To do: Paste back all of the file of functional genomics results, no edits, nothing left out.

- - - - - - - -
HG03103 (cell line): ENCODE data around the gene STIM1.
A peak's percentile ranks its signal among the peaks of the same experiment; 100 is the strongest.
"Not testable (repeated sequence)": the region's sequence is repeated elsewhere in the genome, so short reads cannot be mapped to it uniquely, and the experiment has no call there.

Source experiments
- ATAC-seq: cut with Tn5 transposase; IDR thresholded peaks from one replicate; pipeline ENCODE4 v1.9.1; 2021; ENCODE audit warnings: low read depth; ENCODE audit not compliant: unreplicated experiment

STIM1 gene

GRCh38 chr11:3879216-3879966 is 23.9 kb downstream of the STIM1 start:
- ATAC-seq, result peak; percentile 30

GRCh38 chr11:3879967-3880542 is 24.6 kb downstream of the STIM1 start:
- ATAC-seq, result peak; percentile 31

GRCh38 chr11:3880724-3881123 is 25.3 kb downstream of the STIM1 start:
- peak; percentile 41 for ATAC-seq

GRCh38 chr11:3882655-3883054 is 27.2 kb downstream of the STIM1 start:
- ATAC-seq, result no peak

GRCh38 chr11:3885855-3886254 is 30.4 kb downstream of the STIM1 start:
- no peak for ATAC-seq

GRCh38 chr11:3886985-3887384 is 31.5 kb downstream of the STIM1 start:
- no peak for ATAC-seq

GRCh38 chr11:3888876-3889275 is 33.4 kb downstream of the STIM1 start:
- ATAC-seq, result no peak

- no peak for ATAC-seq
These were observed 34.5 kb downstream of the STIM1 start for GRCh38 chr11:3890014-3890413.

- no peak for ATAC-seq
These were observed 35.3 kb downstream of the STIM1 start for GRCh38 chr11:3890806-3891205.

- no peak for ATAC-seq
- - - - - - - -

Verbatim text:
HG03103 (cell line): ENCODE data around the gene STIM1.
A peak's percentile ranks its signal among the peaks of the same experiment; 100 is the strongest.
"Not testable (repeated sequence)": the region's sequence is repeated elsewhere in the genome, so short reads cannot be mapped to it uniquely, and the experiment has no call there.

Source experiments
- ATAC-seq: cut with Tn5 transposase; IDR thresholded peaks from one replicate; pipeline ENCODE4 v1.9.1; 2021; ENCODE audit warnings: low read depth; ENCODE audit not compliant: unreplicated experiment

STIM1 gene

GRCh38 chr11:3879216-3879966 is 23.9 kb downstream of the STIM1 start:
- ATAC-seq, result peak; percentile 30

GRCh38 chr11:3879967-3880542 is 24.6 kb downstream of the STIM1 start:
- ATAC-seq, result peak; percentile 31

GRCh38 chr11:3880724-3881123 is 25.3 kb downstream of the STIM1 start:
- peak; percentile 41 for ATAC-seq

GRCh38 chr11:3882655-3883054 is 27.2 kb downstream of the STIM1 start:
- ATAC-seq, result no peak

GRCh38 chr11:3885855-3886254 is 30.4 kb downstream of the STIM1 start:
- no peak for ATAC-seq

GRCh38 chr11:3886985-3887384 is 31.5 kb downstream of the STIM1 start:
- no peak for ATAC-seq

GRCh38 chr11:3888876-3889275 is 33.4 kb downstream of the STIM1 start:
- ATAC-seq, result no peak

- no peak for ATAC-seq
These were observed 34.5 kb downstream of the STIM1 start for GRCh38 chr11:3890014-3890413.

- no peak for ATAC-seq
These were observed 35.3 kb downstream of the STIM1 start for GRCh38 chr11:3890806-3891205.

- no peak for ATAC-seq